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Occupational risk of dentists in Norway examined in new study

During Norway's first COVID-19 wave, dentists and other healthcare professionals were two to 3.5 times more likely to develop COVID-19 than all other Norwegians of working age. (Image: Matea Michelangeli/Shutterstock)
Brendan Day, Dental Tribune International

Brendan Day, Dental Tribune International

Mon. 25 October 2021


OSLO, Norway: The widespread availability of vaccines in developed nations has significantly changed the risk of dentists contracting SARS-CoV-2 in a workplace setting. Prior to this, however, dentists and other workers in other occupations that typically involve close contact were widely believed to be at a relatively high risk of developing COVID-19. A new study out of Norway has sought to examine this idea further by comparing how this risk differed across occupations between the country’s two COVID-19 waves in 2020.

The study was conducted by researchers from the Norwegian Institute of Public Health, who used data from an emergency preparedness register for COVID-19 to form an observational study covering the entire Norwegian population between 26&nbspFebruary and 18 December 2020. The occupational groups chosen—health (including dentists), teaching, retail, tourism and travel, catering, and recreation and beauty—were selected based on their high likelihood of direct, close contact with other people.

The researchers estimated and then compared the total number of confirmed COVID-19 cases per 1,000 employed individuals for each of the country’s two COVID-19 waves—the first spanning from 26 February to 17 July and the second from 18 July to 18 December. In total, just over 3.5 million Norwegian residents of working age were studied. By 18 December, 30,003 (0.8%) had developed COVID-19 and 1,550 of these patients (5.2%) required hospitalisation.

“For any comparison of our findings to those in other countries, it should be noted that transmission of COVID-19 has been relatively low in Norway when compared with other countries,” the authors wrote.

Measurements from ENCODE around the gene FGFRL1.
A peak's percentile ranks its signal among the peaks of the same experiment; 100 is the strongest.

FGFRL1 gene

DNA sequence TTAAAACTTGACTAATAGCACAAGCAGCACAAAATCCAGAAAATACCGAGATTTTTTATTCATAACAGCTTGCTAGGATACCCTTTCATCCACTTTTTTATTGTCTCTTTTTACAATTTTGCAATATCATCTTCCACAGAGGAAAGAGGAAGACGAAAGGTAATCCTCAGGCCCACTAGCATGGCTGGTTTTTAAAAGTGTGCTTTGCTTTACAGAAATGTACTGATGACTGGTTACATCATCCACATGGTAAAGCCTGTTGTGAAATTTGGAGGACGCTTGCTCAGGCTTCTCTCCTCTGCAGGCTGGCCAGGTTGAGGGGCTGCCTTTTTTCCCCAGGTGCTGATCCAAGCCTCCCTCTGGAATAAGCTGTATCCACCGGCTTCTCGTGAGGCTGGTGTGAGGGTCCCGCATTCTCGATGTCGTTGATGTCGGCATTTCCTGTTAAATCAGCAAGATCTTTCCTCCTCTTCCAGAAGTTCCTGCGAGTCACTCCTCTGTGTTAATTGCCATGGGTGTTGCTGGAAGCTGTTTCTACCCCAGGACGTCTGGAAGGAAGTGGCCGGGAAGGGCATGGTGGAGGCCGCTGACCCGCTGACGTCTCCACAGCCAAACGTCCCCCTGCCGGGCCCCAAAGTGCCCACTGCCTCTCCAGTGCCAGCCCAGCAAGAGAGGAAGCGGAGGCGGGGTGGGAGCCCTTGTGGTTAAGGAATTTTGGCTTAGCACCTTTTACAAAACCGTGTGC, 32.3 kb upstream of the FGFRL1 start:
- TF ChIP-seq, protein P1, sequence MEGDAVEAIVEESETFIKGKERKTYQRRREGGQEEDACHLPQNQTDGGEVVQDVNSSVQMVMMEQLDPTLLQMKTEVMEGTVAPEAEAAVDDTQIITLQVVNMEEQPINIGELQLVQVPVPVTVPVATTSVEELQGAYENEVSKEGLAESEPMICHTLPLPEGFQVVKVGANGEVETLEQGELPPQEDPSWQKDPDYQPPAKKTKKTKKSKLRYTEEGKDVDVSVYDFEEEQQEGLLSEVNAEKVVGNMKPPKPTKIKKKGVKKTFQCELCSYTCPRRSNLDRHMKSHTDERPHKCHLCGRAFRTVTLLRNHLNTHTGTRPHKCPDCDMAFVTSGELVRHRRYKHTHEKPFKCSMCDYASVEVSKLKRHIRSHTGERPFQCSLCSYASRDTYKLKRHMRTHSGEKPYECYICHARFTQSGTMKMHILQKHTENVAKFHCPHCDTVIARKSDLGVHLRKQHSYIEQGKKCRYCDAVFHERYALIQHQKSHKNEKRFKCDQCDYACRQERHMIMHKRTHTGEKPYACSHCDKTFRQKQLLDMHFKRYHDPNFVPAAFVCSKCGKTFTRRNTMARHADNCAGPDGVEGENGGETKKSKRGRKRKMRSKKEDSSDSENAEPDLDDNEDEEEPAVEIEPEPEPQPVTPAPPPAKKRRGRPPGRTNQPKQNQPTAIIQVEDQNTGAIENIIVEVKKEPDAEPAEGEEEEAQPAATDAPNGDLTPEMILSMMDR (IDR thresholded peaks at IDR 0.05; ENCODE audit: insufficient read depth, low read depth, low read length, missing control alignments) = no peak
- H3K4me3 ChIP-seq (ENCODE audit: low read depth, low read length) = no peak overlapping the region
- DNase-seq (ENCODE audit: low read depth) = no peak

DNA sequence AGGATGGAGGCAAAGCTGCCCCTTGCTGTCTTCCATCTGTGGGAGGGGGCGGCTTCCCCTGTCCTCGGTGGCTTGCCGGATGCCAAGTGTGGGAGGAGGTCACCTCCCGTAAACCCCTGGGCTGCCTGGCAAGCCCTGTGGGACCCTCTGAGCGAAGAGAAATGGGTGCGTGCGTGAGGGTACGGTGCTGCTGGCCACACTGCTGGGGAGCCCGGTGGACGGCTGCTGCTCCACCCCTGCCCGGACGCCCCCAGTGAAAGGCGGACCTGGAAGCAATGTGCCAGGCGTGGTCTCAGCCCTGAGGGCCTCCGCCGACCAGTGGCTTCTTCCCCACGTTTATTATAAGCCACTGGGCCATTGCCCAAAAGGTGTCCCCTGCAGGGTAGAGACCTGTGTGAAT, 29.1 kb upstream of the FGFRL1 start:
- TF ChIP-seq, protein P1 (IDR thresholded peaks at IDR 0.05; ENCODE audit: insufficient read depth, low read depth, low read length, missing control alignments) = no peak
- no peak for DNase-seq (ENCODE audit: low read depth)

According to the study’s findings, during the first wave, dentists, doctors, nurses and other healthcare professionals were approximately two to 3.5 times more likely to develop COVID-19 than were all other Norwegians of working age. During the second wave, however, whereas doctors were moderately more likely to test positive for SARS-CoV-2, dentists were found to be no more likely to contract the virus than the average employed individual.

The authors noted multiple potential explanations for this reduction in risk for healthcare professionals in the second COVID-19 wave. One such explanation was that differences in test criteria in Norway resulted in the inclusion of milder confirmed COVID-19 cases during the second wave instead of only those with a severe form of the disease.

“However, it is also possible that health personnel have implemented better infection control measures, resulting in fewer healthcare workers (e.g. nurses, dentists, and others) being infected as the pandemic progressed,” the authors noted.

Dentists possibly at a higher risk

In a similar study that focused on dental professionals in the UK, researchers from the University of Birmingham found that close contact with patients put dental professionals at a higher risk of developing COVID-19 during the first wave of the pandemic. In addition, they discovered that a large number of dental professionals had SARS-CoV-2 antibodies in their blood.

The findings of the Norwegian study suggested that dentists could be more likely than other workers to develop acute COVID-19. In their discussion, the authors wrote that, though there were “few cases and considerable uncertainty in our analyses of COVID-19-related hospitalisation, our results may indicate that dentists are at increased risk of severe COVID-19, raising important new hypotheses regarding the relevance of viral load or infectious doses in causing severe disease”.

The study, titled “Occupational risk of COVID-19 in the first versus second epidemic wave in Norway, 2020”, was published online on 7 October 2021 in the Eurosurveillance journal.

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